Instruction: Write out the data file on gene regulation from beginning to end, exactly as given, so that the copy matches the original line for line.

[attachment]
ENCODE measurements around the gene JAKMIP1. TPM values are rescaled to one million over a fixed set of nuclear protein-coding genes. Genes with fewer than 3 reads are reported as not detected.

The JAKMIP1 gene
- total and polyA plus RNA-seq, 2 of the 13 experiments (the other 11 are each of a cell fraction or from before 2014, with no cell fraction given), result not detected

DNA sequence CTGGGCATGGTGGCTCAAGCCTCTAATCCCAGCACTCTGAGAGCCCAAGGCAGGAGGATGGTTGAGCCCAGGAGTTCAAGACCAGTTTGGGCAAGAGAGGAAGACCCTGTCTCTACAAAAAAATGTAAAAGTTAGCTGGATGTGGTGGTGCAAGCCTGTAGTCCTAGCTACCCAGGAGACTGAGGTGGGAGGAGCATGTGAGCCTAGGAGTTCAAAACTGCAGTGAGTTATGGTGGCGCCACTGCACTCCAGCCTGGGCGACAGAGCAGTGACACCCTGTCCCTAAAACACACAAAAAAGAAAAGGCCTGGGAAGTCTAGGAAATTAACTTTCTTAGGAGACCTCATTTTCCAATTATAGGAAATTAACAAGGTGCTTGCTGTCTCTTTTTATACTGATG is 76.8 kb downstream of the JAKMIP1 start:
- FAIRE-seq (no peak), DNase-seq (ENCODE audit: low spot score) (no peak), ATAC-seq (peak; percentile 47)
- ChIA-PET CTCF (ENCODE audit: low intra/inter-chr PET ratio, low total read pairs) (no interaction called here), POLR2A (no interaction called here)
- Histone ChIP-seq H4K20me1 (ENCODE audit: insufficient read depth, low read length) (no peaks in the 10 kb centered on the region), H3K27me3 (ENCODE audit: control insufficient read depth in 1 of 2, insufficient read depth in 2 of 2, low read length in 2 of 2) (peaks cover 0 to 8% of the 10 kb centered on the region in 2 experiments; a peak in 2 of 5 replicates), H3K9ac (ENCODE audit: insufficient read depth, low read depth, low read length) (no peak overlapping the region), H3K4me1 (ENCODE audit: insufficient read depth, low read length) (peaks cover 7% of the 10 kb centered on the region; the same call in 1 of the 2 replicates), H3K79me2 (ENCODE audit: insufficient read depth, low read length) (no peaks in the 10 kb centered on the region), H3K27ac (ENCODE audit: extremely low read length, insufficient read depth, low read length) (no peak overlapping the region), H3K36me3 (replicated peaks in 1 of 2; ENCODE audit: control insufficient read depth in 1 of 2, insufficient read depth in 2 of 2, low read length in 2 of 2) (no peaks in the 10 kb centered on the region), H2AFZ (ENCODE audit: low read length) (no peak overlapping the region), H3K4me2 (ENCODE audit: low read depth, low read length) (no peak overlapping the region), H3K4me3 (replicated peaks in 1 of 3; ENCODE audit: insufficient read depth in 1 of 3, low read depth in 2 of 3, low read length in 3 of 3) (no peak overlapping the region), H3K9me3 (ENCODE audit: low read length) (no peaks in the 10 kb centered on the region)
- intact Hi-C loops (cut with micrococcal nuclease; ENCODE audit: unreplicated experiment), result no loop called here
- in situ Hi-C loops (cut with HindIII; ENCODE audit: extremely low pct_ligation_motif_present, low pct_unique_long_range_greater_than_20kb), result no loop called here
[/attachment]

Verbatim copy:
ENCODE measurements around the gene JAKMIP1. TPM values are rescaled to one million over a fixed set of nuclear protein-coding genes. Genes with fewer than 3 reads are reported as not detected.

The JAKMIP1 gene
- total and polyA plus RNA-seq, 2 of the 13 experiments (the other 11 are each of a cell fraction or from before 2014, with no cell fraction given), result not detected

DNA sequence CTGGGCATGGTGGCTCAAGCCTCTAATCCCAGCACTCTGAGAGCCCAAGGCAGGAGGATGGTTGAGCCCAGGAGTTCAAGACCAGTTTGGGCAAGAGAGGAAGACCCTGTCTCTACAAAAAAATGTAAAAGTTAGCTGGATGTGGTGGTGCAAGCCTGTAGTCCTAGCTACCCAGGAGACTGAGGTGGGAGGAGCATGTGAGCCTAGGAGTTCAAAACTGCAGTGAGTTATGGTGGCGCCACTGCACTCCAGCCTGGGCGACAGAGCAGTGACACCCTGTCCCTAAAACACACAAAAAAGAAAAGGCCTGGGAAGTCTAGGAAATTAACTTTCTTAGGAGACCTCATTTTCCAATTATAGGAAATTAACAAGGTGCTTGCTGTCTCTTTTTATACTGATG is 76.8 kb downstream of the JAKMIP1 start:
- FAIRE-seq (no peak), DNase-seq (ENCODE audit: low spot score) (no peak), ATAC-seq (peak; percentile 47)
- ChIA-PET CTCF (ENCODE audit: low intra/inter-chr PET ratio, low total read pairs) (no interaction called here), POLR2A (no interaction called here)
- Histone ChIP-seq H4K20me1 (ENCODE audit: insufficient read depth, low read length) (no peaks in the 10 kb centered on the region), H3K27me3 (ENCODE audit: control insufficient read depth in 1 of 2, insufficient read depth in 2 of 2, low read length in 2 of 2) (peaks cover 0 to 8% of the 10 kb centered on the region in 2 experiments; a peak in 2 of 5 replicates), H3K9ac (ENCODE audit: insufficient read depth, low read depth, low read length) (no peak overlapping the region), H3K4me1 (ENCODE audit: insufficient read depth, low read length) (peaks cover 7% of the 10 kb centered on the region; the same call in 1 of the 2 replicates), H3K79me2 (ENCODE audit: insufficient read depth, low read length) (no peaks in the 10 kb centered on the region), H3K27ac (ENCODE audit: extremely low read length, insufficient read depth, low read length) (no peak overlapping the region), H3K36me3 (replicated peaks in 1 of 2; ENCODE audit: control insufficient read depth in 1 of 2, insufficient read depth in 2 of 2, low read length in 2 of 2) (no peaks in the 10 kb centered on the region), H2AFZ (ENCODE audit: low read length) (no peak overlapping the region), H3K4me2 (ENCODE audit: low read depth, low read length) (no peak overlapping the region), H3K4me3 (replicated peaks in 1 of 3; ENCODE audit: insufficient read depth in 1 of 3, low read depth in 2 of 3, low read length in 3 of 3) (no peak overlapping the region), H3K9me3 (ENCODE audit: low read length) (no peaks in the 10 kb centered on the region)
- intact Hi-C loops (cut with micrococcal nuclease; ENCODE audit: unreplicated experiment), result no loop called here
- in situ Hi-C loops (cut with HindIII; ENCODE audit: extremely low pct_ligation_motif_present, low pct_unique_long_range_greater_than_20kb), result no loop called here